Tuesday, April 24, 2012

U is for UTOPIA

Steampunk is a sub-genre of science fiction that takes many Victorian/Industrial Age technologies, and then thrusts it into a futuristic world. In a steampunk world, there might be flying machines, computers, and ray guns - but built from copper, wood, brass, and using steam as a power source. It's a unique blend of the future and the present that makes steampunk unique.


I hope you've enjoyed my pic-heavy posts the last couple of weeks. Since steampunk is incredibly visual, I had to SHOW you all the cool steampunkish stuff.

But today, I want to discuss the theme of utopia in steampunk. There's an ongoing debate about whether steampunk is uptopian, dystopian, or something in between. I would say that although steampunk does take the Victorian (or Edwardian) view of a uptopian society, the fact that the word "punk" makes up half of steampunk means that it takes this view, and turns it on its head.

Once again, steampunk is speculative fiction where time/technology is completely out of order. In its most basic premise, steampunk is what might have been. What if electricity had never been invented (or at least in the way we know), and steam continued to be the main powersource for everything. But if you dig deeper, modern steampunk dares to make a strong statement about this idea of Victorian romance that early steampunk works seemed to project.

Also, is there really such a thing as pure utopian stories anymore? Much of speculative fiction that does depict a  utopian society shows how such a notion is impossible to sustain. Societal perfection usually comes at a huge price - and its most often at the expense of personal freedom and liberty. Hell, I learned this from watching Logan's Run when I was a kid.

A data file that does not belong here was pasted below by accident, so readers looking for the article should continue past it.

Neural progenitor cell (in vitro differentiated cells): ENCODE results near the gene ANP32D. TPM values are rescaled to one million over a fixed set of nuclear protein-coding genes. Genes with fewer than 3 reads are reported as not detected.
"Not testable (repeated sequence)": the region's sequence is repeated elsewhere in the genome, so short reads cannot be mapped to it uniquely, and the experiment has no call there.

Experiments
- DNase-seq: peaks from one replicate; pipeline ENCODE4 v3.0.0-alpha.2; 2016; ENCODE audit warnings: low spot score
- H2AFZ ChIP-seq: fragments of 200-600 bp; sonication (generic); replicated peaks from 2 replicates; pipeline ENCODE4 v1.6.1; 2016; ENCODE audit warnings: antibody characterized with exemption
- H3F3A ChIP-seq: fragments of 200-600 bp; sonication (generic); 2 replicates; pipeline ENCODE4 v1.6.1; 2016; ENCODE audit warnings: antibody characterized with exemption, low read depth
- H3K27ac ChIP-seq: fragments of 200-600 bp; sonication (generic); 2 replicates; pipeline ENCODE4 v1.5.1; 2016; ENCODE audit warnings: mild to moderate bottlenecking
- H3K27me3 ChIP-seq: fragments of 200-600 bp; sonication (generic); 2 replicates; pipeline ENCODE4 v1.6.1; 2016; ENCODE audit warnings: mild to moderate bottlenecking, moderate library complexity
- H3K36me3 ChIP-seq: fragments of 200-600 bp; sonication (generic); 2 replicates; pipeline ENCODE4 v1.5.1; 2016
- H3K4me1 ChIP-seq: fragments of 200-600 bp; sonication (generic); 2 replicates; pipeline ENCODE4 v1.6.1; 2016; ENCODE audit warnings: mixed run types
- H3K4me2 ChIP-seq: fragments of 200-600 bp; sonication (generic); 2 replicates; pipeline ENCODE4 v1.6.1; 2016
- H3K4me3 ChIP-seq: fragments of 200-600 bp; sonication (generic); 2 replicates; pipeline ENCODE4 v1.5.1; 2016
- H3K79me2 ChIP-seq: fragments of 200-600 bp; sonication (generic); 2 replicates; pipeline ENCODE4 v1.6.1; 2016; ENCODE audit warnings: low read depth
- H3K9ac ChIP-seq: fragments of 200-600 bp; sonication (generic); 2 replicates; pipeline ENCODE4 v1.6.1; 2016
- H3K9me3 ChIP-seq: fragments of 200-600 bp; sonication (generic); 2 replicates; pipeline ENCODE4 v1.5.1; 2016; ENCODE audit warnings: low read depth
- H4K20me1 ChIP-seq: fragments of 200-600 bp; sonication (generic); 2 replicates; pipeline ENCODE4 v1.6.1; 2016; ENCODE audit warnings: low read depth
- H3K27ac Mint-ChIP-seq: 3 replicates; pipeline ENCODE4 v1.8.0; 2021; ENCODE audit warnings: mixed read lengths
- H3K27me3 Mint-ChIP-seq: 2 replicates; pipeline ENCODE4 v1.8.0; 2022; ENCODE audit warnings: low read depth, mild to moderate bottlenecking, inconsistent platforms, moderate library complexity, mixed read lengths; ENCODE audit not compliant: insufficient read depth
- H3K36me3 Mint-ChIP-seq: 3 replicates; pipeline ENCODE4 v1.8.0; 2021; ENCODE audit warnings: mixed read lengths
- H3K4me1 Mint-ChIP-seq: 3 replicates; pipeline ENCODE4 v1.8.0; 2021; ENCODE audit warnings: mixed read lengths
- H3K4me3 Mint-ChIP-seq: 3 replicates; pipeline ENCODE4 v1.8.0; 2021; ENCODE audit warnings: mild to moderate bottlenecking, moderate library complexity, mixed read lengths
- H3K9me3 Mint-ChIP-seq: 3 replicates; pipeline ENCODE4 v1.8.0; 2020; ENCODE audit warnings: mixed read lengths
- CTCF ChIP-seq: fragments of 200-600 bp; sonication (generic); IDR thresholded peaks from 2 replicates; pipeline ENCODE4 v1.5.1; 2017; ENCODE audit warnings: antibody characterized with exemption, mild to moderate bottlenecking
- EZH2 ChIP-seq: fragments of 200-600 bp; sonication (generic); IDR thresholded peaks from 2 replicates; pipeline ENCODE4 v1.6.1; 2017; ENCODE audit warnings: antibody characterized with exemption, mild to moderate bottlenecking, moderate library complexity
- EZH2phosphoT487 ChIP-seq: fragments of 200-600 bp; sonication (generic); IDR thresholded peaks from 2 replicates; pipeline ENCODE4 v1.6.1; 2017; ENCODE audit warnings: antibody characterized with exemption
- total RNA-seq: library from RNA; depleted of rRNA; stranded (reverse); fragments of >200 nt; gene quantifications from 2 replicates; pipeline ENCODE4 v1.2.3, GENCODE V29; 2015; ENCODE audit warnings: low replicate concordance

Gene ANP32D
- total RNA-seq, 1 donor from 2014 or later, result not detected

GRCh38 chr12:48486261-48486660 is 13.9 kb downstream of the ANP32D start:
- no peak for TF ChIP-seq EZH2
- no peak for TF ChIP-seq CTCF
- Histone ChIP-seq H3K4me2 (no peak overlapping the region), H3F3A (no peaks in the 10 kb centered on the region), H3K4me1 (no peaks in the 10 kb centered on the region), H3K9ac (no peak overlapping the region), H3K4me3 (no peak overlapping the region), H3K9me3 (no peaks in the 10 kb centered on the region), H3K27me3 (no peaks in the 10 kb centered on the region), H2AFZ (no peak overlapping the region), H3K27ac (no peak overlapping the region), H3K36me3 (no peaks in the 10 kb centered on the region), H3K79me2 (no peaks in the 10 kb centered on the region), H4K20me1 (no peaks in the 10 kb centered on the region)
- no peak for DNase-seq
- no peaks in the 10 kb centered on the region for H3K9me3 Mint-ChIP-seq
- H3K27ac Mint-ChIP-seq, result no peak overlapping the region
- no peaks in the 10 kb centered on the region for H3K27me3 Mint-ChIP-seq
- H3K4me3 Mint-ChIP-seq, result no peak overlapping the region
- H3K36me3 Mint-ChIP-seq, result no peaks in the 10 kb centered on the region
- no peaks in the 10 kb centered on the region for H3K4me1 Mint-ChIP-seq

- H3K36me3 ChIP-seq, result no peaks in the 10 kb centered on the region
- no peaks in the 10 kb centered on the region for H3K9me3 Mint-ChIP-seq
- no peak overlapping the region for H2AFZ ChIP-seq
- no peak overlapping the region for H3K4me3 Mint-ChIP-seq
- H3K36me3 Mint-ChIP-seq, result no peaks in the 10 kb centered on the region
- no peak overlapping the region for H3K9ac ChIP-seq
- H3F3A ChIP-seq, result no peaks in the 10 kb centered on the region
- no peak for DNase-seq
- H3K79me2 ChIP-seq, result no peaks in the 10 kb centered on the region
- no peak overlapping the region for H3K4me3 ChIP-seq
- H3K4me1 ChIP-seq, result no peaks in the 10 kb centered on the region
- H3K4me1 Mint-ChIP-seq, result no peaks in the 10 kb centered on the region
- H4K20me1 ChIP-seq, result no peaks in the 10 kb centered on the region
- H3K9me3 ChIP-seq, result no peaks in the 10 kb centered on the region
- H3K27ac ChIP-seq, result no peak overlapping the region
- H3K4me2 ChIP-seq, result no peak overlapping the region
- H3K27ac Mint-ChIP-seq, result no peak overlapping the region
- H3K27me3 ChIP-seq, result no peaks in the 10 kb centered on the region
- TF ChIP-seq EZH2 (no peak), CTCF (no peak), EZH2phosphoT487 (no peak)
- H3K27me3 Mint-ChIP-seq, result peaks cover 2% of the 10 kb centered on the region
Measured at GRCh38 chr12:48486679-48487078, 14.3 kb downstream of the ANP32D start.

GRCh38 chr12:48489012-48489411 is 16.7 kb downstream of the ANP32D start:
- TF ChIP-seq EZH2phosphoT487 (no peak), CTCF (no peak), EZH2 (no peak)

Victorian society might have seemed perfect on the surface, but it was far from a utopia. It was full of class warfare, racism, and mysogany. When we think of Victorian morality, we think of prim and proper. Strict moral code, height of industrialism and self improvement, and enlightenment. But class warfare and elitism remained. Women were not seen as equals, and people of color were seen as less-than-human.

I conclude that steampunk is really an oxymoron: it borrows the proper attitudes, the love of visual aesthetics, and the power of the great industrial revolution. Then it throws along with it into the proverbial blender, the fight for individuality, challenging the status quo, and the dangers of sacrificing personal freedom. It's about the rise of the underdog (the poor, or women, or people of color), and breaking through that rigid social strata.

Modern steampunk has taken a darker edge, and it's also taken on a more supernatural twist (another Victorian/Edwardian phenomenon). Sure, we can all gawk about steampunk's awesome aesthetics. But in the end, steampunk is about revolution, massive worldwide change, and the transformation that an industrial/technological explosion can bring to society.



28 comments:

Alex J. Cavanaugh said...

You have a point about a utopian world. It would have to be at the cost of personal freedom.

farawayeyes said...

Had not thought of steampunk that way. Obviously, Utopia is not all it's been cracked up to be. Seems it's been tried before or at least promised.

Laura Eno said...

I've never liked that spec fiction is labeled as Utopian or Dystopian. To me it represents an evolution of what might have been. Nothing's all good or all bad...it just is.

Julie Dao said...